Dodson stated that along with some of his colleagues, he wanted to intercept some of the weapons, but that their objections were repeatedly overruled. They were instructed to simply record the straw purchases, and monitor the gunrunners until evidence piled up connecting them to Mexican drug lords.
Finally in January 2011, the strike force bagged its primary suspect, Jaime Avila, along with 19 others, who were indicted in Arizona. Indictments included 35 counts of making false statements in connection with firearm acquisition. Not surprisingly, Avila pled not guilty.
Dodson had taken his concerns to his superiors, but was dismissed, and later ignored by even the Justice Department’s Inspector General. He then went to the Senate Judiciary Committee, whose ranking member is Sen. Charles Grassley (R- Iowa). The Inspector General finally contacted Dodson only after Grassley intervened. The Senator commented:
The ATF clearly had plenty of information on the bad guys. The problem wasn’t the fact that the guns weren’t being reported, it was that the ATF didn’t act on the information they had. We heard from more than a dozen people who brought forward allegations of wrongdoing at the ATF. What Agent Dobson has done by risking his career in an effort to expose the truth is patriotic. He is guilty of only one thing: committing truth.
Dodson added that some cooperating gun dealers who sold weapons to the suspects at ATF’s request had concerns and wanted to end their sales, citing worry over legal liability, but were promised protection by federal prosecutors.
That the ATF sanctions gun sales to Mexico isn’t limited to Arizona, however. An earlier operation, ”Project GunRunner,” pointed the finger at border gun dealers, and proved to be as much a failure as “Fast and Furious." According to Borderland Beat (BB)
, Dec. 13, 2010, more than 60,000 guns
have been traced to 7,500 U.S. gun dealers along the border in Texas, Arizona, and California. Most came from Texas, with BB
claiming that Texas’ Houston-based Carter’s Country sold more to straw buyers than any other dealer.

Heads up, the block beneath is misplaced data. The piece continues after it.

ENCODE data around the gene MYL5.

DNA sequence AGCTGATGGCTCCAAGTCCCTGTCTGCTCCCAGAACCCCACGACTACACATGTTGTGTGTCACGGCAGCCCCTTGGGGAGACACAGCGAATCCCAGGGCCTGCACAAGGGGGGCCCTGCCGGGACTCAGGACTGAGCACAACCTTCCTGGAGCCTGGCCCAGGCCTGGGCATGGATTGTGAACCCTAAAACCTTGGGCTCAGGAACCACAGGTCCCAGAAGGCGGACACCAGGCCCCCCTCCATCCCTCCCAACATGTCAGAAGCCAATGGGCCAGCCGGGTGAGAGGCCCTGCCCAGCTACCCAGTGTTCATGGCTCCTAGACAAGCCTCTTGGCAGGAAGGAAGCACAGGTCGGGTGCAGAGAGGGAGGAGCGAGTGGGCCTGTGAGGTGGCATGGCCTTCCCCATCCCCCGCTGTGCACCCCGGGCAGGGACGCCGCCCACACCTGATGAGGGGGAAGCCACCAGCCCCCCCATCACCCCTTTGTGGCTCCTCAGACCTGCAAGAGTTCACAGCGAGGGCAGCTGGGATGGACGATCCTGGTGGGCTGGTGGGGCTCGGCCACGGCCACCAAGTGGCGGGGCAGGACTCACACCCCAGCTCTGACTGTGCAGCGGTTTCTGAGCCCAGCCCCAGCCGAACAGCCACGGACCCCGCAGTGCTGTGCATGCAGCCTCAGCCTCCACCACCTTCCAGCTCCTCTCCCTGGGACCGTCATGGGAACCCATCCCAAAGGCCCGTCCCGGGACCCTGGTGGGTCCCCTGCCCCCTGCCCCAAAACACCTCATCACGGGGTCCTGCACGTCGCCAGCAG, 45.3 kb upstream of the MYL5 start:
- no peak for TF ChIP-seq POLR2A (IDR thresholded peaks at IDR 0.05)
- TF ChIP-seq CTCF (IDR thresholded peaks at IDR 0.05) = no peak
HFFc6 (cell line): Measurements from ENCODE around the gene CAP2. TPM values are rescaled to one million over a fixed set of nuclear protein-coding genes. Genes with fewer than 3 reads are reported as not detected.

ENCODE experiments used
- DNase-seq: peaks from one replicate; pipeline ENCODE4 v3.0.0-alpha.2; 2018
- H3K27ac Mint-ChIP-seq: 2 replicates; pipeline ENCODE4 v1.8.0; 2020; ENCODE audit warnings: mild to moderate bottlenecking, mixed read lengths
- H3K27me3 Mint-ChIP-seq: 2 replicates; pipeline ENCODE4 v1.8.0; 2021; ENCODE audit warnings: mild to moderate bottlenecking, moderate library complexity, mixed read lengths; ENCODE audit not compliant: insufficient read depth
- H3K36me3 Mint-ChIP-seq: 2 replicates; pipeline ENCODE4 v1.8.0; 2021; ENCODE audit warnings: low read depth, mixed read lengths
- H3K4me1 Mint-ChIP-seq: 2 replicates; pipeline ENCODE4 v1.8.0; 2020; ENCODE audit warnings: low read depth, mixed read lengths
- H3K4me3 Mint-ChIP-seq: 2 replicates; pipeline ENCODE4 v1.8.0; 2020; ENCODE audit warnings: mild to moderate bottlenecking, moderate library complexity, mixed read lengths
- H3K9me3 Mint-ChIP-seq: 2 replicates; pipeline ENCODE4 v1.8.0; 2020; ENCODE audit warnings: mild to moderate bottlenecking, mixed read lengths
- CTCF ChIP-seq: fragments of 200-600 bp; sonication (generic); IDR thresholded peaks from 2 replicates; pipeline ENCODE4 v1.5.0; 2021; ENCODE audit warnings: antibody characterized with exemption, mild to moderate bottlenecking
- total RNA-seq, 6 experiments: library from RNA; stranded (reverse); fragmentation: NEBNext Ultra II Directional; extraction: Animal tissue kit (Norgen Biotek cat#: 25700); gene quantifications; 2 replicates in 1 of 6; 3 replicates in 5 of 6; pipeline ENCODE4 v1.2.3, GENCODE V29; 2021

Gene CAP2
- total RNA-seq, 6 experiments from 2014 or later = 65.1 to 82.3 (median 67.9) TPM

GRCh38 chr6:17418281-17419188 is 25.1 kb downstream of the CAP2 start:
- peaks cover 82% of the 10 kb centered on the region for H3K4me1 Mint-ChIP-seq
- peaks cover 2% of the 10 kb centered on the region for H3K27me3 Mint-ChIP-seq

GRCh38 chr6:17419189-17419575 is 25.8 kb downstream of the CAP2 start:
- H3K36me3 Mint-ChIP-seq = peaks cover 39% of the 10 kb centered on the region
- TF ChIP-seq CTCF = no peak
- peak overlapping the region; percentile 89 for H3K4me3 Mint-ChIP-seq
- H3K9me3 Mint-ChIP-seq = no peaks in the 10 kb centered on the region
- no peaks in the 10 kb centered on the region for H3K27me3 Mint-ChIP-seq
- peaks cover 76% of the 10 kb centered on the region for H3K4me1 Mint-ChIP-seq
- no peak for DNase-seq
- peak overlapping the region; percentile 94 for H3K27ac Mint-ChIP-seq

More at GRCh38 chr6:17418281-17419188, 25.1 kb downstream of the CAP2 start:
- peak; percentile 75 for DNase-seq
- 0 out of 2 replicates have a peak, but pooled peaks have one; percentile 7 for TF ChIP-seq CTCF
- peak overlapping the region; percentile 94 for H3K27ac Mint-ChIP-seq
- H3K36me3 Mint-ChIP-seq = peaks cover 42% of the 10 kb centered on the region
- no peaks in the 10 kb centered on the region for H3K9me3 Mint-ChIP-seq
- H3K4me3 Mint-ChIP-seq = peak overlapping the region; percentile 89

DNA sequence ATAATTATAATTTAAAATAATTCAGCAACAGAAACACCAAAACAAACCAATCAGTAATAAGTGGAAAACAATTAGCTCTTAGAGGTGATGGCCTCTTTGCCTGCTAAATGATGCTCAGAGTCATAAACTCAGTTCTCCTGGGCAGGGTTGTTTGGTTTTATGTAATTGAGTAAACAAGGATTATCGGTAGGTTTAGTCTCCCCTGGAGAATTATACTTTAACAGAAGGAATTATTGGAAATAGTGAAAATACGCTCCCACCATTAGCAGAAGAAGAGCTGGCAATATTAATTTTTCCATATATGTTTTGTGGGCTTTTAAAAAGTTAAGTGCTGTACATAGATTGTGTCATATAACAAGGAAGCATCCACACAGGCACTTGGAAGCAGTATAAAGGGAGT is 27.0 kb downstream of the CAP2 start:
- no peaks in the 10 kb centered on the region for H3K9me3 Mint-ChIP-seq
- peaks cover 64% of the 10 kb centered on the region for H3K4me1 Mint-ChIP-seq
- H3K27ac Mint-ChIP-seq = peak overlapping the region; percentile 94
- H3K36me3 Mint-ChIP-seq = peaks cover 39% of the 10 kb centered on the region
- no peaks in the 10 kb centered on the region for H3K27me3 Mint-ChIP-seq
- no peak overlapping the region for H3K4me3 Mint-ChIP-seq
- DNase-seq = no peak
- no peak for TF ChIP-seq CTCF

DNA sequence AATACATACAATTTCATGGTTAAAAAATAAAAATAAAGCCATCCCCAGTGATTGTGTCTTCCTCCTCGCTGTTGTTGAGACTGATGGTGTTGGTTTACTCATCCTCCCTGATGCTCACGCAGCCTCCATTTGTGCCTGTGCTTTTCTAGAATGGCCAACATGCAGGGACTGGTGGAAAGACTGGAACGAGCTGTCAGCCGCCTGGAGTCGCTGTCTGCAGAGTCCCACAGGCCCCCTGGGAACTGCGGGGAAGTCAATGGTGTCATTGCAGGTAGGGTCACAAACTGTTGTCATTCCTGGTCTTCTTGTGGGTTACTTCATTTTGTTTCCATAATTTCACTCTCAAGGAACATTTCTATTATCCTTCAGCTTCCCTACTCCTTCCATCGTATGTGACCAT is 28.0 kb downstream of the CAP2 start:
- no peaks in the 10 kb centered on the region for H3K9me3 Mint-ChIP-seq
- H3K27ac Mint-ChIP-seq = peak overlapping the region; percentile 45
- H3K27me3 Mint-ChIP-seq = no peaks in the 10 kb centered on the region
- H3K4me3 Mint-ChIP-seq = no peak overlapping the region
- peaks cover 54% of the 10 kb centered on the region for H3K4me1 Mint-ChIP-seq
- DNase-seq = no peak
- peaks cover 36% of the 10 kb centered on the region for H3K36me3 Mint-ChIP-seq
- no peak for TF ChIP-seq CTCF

It’s the largest independent gun dealer in the region, recently gaining notoriety for allegedly making illegal sales of firearms landing in the hands of drug cartels. But Carter’s Country
was acting legitimately. The dealer’s defense attorney, Dick DeGuerin (defense attorney for the Branch Davidians), said Carter’s Country acted as tipsters to the ATF.
They tipped them off to dozens of purchases. What's outrageous is that there could be this kind of suspicion that Carter's Country or anyone at Carter's Country did anything unlawful, when they were just doing what ATF wanted them to do.
They were encouraged to go through with the sales so that the ATF could follow the sales, get information on the purchasers, and perhaps, I guess, interdict the purchaser and seize the weapons. If anybody dropped the ball, it was ATF.
About Project GunRunner, a recent Justice Department Inspector General's report called the program weak and ineffective, with most cases brought against single defendants buying small numbers of firearms. The report said Mexican gun tracing has been "unsuccessful." ATF officials complain that, in the past, most guns seized in Mexico were not traced, saying although the number of traces has increased, problems persist.
Bill Newell, special agent in charge of the ATF Phoenix field division, said, “We're not getting all the information we need from them.” Even an official in the Mexican attorney general's office called tracing "some kind of bad joke.”
The reason for the illegal actions of the ATF remains murky, as gun tracing cannot be effectively realized. Gun dealers persuaded to participate in the operations were sure to eventually be placed in the position of having to defend themselves, as in the case of Carter’s Country, and guns will rarely end up in the hands of drug lords. But U.S. gun laws may prove to be the real victim. Increased gun laws may be a result of the scandal, in spite of the fact that Mexican criminals are committing the crimes.
Chris Cox, executive director of the NRA Institute for Legislative Action had this to say about ATF implications: "To suggest that U.S. gun laws are somehow to blame for Mexican drug cartel violence is a sad fantasy."